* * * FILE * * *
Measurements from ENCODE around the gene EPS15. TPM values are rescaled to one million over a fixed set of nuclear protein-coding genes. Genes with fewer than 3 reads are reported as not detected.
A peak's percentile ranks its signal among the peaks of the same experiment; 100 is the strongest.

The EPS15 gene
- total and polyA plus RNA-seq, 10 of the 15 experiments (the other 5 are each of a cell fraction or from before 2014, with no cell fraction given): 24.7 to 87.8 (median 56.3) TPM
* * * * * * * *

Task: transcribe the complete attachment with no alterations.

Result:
Measurements from ENCODE around the gene EPS15. TPM values are rescaled to one million over a fixed set of nuclear protein-coding genes. Genes with fewer than 3 reads are reported as not detected.
A peak's percentile ranks its signal among the peaks of the same experiment; 100 is the strongest.

The EPS15 gene
- total and polyA plus RNA-seq, 10 of the 15 experiments (the other 5 are each of a cell fraction or from before 2014, with no cell fraction given): 24.7 to 87.8 (median 56.3) TPM